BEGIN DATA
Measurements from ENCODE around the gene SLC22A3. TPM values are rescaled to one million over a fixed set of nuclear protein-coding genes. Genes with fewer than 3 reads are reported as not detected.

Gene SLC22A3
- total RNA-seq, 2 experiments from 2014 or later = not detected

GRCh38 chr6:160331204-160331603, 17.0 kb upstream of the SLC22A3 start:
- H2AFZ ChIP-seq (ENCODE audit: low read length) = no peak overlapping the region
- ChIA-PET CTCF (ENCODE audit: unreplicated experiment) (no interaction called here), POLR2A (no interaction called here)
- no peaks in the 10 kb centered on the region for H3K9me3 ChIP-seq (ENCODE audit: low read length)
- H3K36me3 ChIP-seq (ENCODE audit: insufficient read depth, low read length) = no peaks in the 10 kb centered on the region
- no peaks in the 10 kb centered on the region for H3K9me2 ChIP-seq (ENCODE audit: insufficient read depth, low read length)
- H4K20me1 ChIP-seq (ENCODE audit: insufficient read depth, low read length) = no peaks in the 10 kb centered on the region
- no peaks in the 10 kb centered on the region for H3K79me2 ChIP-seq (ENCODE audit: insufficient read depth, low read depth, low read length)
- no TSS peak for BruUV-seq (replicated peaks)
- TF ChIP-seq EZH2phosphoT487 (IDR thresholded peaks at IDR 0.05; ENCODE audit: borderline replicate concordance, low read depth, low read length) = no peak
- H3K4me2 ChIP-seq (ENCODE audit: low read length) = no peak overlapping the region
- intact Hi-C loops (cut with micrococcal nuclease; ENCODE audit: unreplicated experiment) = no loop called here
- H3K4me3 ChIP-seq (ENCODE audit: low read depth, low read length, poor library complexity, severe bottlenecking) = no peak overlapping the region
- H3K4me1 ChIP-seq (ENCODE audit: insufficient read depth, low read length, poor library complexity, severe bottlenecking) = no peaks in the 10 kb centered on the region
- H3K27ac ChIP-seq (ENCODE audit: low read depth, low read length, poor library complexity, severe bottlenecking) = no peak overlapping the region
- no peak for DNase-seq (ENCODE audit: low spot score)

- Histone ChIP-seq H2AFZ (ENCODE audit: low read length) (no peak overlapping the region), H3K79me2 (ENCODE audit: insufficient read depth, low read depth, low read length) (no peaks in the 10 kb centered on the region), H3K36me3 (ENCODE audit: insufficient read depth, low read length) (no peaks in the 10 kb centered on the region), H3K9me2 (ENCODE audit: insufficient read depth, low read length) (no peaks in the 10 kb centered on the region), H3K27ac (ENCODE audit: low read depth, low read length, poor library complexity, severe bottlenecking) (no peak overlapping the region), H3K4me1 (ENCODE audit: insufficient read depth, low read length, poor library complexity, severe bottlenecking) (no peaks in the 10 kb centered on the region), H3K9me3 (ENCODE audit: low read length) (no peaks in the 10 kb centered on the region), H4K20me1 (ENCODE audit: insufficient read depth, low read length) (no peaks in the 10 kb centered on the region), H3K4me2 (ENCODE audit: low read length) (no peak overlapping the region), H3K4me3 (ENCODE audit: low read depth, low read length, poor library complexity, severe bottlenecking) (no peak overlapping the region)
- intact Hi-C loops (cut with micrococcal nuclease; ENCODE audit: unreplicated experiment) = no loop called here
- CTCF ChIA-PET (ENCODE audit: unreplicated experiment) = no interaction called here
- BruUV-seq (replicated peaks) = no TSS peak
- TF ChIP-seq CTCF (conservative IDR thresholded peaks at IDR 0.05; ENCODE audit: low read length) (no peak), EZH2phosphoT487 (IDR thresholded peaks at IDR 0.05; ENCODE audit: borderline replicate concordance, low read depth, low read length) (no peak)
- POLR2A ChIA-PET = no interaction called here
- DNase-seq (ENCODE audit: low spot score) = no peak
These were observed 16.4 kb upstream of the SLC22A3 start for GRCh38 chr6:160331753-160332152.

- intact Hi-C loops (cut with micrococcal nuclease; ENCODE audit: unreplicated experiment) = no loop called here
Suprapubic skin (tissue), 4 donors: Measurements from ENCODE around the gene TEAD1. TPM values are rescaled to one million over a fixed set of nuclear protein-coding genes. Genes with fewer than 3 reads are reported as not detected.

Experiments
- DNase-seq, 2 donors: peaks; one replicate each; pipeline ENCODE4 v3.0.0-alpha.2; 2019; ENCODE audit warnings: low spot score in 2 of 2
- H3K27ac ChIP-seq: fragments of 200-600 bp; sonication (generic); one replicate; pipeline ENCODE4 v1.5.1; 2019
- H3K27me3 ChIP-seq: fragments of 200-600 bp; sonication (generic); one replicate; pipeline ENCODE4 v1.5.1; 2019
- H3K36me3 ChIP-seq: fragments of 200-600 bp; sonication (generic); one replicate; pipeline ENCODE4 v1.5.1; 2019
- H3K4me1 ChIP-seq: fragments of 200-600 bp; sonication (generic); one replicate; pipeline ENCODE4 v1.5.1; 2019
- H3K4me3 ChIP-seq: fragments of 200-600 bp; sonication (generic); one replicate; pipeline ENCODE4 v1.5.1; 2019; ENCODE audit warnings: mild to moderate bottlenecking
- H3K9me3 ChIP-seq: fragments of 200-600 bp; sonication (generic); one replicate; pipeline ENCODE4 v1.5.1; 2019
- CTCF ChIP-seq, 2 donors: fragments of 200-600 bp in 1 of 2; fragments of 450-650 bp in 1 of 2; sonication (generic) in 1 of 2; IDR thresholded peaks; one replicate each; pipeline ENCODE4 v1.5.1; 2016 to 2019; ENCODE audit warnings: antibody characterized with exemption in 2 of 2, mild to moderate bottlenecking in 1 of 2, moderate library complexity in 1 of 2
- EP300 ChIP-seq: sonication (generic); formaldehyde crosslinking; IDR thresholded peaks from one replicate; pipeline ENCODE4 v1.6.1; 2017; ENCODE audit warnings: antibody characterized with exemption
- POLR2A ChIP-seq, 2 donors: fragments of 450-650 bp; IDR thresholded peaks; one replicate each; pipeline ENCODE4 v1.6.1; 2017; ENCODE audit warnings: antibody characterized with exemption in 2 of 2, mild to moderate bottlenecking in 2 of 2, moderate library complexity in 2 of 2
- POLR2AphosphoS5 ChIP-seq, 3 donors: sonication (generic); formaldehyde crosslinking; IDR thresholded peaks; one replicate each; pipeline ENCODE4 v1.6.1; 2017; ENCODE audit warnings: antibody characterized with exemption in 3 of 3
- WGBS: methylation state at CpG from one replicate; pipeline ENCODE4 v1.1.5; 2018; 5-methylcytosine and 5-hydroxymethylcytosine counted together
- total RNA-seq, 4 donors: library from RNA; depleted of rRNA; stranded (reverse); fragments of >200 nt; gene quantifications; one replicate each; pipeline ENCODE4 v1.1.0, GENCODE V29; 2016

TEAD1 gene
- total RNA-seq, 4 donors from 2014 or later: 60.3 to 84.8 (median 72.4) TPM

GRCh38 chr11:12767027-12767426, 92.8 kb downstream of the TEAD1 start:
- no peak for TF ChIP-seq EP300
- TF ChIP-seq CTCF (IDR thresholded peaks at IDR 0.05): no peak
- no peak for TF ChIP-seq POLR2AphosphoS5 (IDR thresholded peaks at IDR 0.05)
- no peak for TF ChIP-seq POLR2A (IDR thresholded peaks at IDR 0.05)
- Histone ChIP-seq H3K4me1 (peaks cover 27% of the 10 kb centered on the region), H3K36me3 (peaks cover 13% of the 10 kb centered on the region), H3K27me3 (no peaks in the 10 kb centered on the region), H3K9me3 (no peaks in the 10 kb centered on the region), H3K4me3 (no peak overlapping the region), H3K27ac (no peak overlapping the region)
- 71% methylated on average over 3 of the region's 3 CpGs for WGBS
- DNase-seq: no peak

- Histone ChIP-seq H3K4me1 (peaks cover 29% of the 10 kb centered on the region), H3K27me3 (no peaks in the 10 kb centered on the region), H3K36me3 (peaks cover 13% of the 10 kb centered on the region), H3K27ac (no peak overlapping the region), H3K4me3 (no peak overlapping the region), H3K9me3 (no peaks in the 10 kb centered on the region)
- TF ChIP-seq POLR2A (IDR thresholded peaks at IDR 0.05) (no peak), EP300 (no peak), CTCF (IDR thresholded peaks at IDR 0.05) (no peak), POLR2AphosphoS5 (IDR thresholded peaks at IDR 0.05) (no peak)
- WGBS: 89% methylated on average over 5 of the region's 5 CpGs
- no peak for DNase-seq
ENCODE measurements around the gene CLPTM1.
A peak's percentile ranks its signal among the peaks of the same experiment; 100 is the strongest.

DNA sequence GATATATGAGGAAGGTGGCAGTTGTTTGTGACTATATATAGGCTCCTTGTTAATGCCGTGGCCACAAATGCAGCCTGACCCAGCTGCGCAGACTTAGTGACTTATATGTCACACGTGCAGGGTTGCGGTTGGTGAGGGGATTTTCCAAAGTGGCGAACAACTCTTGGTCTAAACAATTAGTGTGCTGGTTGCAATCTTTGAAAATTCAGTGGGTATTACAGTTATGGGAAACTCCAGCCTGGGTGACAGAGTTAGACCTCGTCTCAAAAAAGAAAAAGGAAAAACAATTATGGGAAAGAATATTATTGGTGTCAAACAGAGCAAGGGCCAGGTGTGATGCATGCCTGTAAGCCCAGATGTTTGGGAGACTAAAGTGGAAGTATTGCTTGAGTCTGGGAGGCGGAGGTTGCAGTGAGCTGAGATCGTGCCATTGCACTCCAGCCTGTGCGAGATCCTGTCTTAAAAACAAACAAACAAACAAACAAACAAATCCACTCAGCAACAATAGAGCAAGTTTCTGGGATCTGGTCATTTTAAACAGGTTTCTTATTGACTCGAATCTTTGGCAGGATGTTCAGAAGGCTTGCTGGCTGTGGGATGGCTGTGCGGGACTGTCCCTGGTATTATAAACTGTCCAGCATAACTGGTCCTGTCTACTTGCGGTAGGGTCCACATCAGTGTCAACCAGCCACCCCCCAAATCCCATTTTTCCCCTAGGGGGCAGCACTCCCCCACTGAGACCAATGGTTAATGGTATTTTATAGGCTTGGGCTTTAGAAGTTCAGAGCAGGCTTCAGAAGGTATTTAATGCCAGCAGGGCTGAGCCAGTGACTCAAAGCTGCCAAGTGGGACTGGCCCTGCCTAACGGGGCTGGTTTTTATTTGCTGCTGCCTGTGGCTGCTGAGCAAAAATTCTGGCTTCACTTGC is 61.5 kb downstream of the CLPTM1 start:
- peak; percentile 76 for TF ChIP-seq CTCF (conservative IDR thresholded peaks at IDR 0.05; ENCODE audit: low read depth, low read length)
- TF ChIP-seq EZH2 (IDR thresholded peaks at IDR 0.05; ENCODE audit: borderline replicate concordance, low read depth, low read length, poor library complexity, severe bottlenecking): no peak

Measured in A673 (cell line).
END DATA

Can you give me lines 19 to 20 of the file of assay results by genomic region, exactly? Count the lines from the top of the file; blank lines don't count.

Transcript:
- no peak for DNase-seq (ENCODE audit: low spot score)

- Histone ChIP-seq H2AFZ (ENCODE audit: low read length) (no peak overlapping the region), H3K79me2 (ENCODE audit: insufficient read depth, low read depth, low read length) (no peaks in the 10 kb centered on the region), H3K36me3 (ENCODE audit: insufficient read depth, low read length) (no peaks in the 10 kb centered on the region), H3K9me2 (ENCODE audit: insufficient read depth, low read length) (no peaks in the 10 kb centered on the region), H3K27ac (ENCODE audit: low read depth, low read length, poor library complexity, severe bottlenecking) (no peak overlapping the region), H3K4me1 (ENCODE audit: insufficient read depth, low read length, poor library complexity, severe bottlenecking) (no peaks in the 10 kb centered on the region), H3K9me3 (ENCODE audit: low read length) (no peaks in the 10 kb centered on the region), H4K20me1 (ENCODE audit: insufficient read depth, low read length) (no peaks in the 10 kb centered on the region), H3K4me2 (ENCODE audit: low read length) (no peak overlapping the region), H3K4me3 (ENCODE audit: low read depth, low read length, poor library complexity, severe bottlenecking) (no peak overlapping the region)